Bullying at work is an epidemic. You might have witnessed a bully intimidating or disturbing another employee. Perhaps you’ve been a target of bullying yourself. Across all sectors of business, industry, the professions and our military forces, bullying reduces productivity, and produces fear, demoralization, and escalating violence.
A common result of bullying is the removal of the victim from the workplace. The person who complains, and asks for intervention or protection is often the easiest person for the organization to terminate. It’s not unfair to assume that if a bully has proven that he or she is capable of wreaking havoc in your life, the other people in your organization may not want to risk becoming the bully’s next target.
Often, management’s cover for removing the victim rather than the bully is a catch phrase like “it’s a personality conflict.”
Being bullied causes a level of stress that often reduces the victim’s effectiveness and rational thinking, thus making the victim seem a little crazy. Plus the victim stresses the organization by making continued requests for assistance with the problem. You can see why it’s simply easier for an organization to placate the bully. If the bully and the victim are considered equally culpable, it allows the organization to remove the victim who is being destabilized, and acting out increasing feelings of despair.
Losing your job unfortunately, is a frequent side effect of being bullied.
A bully may be satisfied for quite awhile when a victim suffers the consequences of job loss. Because the bully enjoys increased status and validation from others, the bully’s next target may take some time to emerge.
So in the short run, the organization’s decision to terminate the victim seems to be a good one. There’s a quieter workplace, an absence of conflict and a return to greater productivity. Often it takes quite a number of victims and a lot of disruption until the organization acknowledges a pattern of bullying and takes action against the bully.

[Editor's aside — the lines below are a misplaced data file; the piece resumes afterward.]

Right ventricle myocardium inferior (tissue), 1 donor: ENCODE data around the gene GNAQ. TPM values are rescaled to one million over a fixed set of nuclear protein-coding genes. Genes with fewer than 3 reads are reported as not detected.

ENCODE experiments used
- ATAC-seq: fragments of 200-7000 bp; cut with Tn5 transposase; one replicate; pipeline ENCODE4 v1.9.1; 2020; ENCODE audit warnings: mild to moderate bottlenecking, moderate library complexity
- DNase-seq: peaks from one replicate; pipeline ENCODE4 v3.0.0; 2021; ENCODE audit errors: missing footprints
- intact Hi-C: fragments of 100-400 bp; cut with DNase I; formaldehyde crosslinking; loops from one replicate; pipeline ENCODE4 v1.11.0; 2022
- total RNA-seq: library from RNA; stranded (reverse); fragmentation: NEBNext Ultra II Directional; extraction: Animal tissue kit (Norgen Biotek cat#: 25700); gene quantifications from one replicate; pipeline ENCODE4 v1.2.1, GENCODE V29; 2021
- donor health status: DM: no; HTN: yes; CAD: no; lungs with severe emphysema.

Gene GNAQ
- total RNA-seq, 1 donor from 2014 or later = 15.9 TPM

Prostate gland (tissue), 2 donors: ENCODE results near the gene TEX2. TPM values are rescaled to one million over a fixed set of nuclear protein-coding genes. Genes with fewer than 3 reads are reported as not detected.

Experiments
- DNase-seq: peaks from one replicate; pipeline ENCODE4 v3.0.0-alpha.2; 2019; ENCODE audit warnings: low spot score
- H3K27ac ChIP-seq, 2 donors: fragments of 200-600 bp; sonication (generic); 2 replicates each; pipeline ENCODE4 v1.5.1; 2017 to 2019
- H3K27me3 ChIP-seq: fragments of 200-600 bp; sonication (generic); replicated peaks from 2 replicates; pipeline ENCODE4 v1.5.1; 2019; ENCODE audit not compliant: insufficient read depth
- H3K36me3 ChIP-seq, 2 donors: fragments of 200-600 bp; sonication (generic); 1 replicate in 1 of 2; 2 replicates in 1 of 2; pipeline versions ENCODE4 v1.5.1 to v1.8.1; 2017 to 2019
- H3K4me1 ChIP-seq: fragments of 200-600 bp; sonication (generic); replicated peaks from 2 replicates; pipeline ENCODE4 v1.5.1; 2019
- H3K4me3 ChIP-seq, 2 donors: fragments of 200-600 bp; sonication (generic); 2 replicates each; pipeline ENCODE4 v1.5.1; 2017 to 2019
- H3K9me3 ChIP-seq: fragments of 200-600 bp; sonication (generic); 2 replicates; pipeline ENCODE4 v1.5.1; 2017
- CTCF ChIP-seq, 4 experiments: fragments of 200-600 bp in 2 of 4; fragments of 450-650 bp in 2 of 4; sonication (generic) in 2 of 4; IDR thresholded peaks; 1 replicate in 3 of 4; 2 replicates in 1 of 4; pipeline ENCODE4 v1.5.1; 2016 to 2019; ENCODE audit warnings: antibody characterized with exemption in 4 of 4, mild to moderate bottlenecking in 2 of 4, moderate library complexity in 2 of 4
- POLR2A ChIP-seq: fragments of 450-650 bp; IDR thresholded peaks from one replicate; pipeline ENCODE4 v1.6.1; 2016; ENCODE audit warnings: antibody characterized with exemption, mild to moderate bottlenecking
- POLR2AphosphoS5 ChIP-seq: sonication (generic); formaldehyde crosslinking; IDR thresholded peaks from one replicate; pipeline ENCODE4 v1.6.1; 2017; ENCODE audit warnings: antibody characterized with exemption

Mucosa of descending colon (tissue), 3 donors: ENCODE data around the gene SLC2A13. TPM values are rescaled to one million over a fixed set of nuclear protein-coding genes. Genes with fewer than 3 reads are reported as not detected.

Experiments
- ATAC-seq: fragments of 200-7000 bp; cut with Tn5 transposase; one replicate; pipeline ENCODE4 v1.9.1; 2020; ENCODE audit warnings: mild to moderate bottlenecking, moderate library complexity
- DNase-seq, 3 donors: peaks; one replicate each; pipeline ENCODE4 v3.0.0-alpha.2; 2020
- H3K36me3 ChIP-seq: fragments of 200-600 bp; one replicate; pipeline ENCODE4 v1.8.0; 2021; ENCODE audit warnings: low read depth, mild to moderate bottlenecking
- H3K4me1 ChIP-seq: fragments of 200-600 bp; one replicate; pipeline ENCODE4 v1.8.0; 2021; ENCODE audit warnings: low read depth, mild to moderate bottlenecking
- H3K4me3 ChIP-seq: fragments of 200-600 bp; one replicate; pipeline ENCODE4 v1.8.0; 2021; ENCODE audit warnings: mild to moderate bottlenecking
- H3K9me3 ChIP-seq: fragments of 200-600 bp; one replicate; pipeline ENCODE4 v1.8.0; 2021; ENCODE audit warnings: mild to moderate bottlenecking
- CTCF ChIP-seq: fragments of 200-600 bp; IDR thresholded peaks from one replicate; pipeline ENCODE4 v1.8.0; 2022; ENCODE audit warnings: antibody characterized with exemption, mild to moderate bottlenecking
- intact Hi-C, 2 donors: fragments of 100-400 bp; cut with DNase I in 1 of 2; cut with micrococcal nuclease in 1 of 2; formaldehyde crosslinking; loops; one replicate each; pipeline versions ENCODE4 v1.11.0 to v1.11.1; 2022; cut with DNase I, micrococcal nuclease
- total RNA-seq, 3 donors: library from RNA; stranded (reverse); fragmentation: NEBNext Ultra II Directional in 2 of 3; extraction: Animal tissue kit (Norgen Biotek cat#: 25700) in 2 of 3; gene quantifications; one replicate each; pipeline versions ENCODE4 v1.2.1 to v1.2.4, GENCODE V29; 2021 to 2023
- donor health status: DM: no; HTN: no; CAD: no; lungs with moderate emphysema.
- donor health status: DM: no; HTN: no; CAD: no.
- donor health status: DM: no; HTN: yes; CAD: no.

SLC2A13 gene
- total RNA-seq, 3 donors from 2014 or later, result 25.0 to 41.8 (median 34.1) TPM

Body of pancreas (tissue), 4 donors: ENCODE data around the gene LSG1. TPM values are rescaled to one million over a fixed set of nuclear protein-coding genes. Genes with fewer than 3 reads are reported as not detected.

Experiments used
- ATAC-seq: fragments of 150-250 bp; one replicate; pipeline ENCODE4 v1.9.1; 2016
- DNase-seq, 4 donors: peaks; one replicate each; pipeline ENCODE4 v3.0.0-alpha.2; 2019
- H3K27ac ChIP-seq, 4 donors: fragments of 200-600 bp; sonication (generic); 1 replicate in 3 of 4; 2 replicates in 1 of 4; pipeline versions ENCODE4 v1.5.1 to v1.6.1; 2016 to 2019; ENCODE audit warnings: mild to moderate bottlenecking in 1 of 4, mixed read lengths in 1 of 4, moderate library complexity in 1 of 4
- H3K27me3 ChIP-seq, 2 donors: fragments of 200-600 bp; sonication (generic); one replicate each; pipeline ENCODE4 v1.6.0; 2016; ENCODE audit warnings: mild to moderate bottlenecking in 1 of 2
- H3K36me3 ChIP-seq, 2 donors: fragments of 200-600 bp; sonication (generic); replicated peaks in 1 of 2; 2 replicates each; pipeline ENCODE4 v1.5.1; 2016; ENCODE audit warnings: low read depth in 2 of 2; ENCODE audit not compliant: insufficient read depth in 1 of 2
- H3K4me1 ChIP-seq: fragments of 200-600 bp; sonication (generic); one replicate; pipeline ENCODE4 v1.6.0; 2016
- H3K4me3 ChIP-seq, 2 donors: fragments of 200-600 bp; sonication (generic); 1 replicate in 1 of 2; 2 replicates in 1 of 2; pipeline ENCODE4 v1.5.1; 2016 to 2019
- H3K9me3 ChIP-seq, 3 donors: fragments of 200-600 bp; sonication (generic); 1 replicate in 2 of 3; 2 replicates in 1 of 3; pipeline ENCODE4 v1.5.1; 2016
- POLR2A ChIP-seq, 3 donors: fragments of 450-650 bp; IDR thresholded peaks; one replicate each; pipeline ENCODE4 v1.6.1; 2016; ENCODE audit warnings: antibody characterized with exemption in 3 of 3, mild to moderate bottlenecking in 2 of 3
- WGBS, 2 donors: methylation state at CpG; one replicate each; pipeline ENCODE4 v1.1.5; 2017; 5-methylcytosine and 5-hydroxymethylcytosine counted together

Thus, a good course of action would be to anticipate you’ll have no support from your management if you are the target of a bully at work. It’s helpful to have a strategy to bully-proof yourself. Here are some key steps.
- From the first act of bullying, do not make the issue a polarizing one among your coworkers. Refrain from discussing the event with anyone who cannot be part of a solution.
- Document what’s happening on the day it happens. Keep the journal of events in a safe place, away from the workplace.
- Make management aware of your observations, without sharing your feelings or perceptions. You might wait for several observable acts to occur, rather than report each incident.
- Consider discussing the events with an outside coach or even legal counsel.
- Act rationally, despite how you may feel. Feeling fear is normal. Acting fearful will only further victimize you.
- When you are being bullied, address the observable behavior when it occurs. Refrain from assigning an intention to what you see. For example, if the bully upends your file drawer: the behavior is what’s at issue, not the reason why it was done.
- If you are forced into an encounter, talk to the bully calmly, even when you are being threatened. For example, I have a client who said the bully blocked her doorway. In that instance, a good choice is to simply ask, “Are you blocking my doorway?” Often a flat, unemotional question causes a change in the bully’s behavior, because the act failed to produce the desired reaction.
- Do not try to reason, bargain, beg or otherwise placate the bully. Avoid the bully unless that tactic would otherwise inflame or bring undue attention to the situation.
- Get your resume together and freshen up your LinkedIn profile. Increase your positive interactions in LinkedIn groups to gain visibility with future coworkers and employers. Remember to ask referral sources to help you identify a position with another organization, only sharing that you think it’s a good time to pursue a new opportunity.
- Button up your work and behavior. Don’t give anyone reason to terminate you or give you a bad reference.
Bullying generates the most email from my posts on workplace success strategies. If you would like some guidance on your situation, email me at Nance@NanceRosen.com. Subject line: Bully.